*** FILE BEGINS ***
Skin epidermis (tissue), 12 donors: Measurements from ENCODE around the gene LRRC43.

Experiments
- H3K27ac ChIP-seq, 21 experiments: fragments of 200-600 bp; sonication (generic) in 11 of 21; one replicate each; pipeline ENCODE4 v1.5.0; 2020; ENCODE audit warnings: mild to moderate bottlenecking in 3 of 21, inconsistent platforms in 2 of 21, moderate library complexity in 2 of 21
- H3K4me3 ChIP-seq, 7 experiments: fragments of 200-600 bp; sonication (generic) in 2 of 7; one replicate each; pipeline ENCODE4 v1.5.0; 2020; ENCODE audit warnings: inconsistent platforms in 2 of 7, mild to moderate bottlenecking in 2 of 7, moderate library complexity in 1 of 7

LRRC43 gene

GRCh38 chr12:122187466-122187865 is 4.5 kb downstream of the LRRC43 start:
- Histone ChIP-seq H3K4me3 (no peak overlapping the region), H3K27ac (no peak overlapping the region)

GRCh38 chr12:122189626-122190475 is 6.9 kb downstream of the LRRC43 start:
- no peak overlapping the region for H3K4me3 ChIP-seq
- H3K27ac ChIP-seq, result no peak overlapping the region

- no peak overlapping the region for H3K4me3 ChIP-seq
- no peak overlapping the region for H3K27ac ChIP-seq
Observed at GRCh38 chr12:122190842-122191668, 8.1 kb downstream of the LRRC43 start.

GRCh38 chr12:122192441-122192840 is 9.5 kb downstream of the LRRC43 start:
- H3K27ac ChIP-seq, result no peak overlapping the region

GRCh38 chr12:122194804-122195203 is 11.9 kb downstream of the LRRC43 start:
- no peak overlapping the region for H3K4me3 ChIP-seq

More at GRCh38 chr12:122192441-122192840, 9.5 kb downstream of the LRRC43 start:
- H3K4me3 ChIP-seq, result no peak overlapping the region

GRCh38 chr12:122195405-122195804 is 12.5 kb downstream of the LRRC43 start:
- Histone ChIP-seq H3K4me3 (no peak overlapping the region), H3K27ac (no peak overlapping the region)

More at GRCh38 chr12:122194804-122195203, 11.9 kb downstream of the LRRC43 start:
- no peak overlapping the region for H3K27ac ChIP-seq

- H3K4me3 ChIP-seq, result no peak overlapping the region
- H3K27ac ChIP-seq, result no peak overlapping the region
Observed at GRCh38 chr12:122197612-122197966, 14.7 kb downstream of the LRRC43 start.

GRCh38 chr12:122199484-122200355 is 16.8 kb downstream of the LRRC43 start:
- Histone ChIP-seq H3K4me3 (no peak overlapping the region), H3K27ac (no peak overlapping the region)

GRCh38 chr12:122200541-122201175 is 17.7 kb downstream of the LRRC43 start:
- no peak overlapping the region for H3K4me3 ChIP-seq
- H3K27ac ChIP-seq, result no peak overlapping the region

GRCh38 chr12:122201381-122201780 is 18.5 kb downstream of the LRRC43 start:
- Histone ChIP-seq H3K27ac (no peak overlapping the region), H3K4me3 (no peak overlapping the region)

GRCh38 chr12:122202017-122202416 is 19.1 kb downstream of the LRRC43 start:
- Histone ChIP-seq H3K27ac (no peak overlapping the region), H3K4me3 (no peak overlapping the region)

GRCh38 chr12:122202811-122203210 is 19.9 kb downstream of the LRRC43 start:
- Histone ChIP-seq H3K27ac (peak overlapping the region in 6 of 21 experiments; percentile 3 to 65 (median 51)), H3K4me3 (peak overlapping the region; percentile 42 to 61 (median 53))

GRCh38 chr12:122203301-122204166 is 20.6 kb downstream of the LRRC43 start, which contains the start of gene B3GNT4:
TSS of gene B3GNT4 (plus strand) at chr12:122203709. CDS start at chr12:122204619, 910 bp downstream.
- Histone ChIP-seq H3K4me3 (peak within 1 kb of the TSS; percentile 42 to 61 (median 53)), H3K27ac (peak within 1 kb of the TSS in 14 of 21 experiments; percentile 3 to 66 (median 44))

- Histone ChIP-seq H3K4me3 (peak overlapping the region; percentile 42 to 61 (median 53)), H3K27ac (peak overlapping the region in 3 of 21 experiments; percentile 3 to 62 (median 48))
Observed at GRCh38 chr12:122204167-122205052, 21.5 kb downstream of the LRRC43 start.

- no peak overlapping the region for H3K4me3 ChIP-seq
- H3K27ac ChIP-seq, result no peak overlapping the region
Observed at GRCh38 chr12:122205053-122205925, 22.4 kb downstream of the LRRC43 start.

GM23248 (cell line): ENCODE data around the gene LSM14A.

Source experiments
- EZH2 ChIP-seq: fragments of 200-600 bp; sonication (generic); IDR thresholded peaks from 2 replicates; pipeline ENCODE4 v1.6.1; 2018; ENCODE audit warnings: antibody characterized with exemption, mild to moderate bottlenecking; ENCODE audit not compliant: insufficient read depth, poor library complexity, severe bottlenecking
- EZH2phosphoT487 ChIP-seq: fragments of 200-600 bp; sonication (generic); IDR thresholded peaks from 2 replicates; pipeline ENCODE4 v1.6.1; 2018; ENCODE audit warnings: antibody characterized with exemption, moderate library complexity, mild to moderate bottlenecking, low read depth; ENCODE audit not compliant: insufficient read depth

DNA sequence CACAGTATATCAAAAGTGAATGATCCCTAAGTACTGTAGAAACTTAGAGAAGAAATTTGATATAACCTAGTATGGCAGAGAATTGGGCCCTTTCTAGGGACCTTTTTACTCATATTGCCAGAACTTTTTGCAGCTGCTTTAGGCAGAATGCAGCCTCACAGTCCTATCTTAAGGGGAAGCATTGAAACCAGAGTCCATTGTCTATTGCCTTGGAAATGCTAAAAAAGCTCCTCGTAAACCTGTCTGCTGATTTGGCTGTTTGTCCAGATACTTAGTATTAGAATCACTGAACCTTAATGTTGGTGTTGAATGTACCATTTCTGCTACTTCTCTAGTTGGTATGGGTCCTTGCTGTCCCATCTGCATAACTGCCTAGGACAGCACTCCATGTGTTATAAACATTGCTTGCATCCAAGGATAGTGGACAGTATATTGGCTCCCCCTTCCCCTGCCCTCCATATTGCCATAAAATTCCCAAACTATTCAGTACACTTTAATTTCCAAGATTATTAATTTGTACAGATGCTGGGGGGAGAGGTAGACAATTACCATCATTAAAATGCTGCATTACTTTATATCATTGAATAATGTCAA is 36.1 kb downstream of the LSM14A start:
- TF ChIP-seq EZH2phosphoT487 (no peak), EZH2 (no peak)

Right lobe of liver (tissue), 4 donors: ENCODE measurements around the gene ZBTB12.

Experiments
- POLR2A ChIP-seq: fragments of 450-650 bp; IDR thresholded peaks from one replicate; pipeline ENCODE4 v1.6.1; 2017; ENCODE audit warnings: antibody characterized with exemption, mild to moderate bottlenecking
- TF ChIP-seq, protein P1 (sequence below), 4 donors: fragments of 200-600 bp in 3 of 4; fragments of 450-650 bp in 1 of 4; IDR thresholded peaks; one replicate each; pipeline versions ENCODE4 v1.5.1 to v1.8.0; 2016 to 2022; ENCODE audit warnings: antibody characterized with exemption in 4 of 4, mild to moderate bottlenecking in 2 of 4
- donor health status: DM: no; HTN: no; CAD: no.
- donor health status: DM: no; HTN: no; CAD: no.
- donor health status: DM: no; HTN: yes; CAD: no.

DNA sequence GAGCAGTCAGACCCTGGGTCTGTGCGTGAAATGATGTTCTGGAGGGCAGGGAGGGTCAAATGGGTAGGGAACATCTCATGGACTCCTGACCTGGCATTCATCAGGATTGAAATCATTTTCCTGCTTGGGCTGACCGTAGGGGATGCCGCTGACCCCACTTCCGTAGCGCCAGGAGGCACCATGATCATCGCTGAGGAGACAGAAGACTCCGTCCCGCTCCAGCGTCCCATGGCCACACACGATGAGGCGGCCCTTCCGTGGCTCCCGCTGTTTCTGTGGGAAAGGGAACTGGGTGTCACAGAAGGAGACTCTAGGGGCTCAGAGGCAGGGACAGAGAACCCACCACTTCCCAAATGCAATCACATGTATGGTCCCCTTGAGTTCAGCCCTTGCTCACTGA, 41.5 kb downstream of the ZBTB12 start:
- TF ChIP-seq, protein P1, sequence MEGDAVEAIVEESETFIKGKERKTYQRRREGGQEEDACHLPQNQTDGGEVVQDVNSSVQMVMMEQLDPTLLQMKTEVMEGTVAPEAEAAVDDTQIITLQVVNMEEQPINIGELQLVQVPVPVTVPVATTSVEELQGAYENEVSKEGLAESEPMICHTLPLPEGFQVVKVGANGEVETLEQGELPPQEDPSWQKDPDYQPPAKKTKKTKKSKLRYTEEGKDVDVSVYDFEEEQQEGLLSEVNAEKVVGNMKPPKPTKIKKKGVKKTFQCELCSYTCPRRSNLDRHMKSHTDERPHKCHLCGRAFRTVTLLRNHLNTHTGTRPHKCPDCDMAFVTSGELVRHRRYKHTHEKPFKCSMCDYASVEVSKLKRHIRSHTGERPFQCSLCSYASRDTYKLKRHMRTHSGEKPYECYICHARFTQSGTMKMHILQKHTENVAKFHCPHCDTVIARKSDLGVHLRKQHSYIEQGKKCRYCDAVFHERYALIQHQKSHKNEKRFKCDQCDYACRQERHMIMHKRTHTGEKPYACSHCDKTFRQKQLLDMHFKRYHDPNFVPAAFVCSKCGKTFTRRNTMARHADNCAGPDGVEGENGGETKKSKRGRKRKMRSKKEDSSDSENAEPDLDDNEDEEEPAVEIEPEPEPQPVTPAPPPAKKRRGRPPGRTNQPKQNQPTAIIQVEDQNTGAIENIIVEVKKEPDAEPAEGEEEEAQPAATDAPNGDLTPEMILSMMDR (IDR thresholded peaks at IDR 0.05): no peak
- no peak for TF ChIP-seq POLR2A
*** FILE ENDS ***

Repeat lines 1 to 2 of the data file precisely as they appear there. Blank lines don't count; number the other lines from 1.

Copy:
Skin epidermis (tissue), 12 donors: Measurements from ENCODE around the gene LRRC43.

Experiments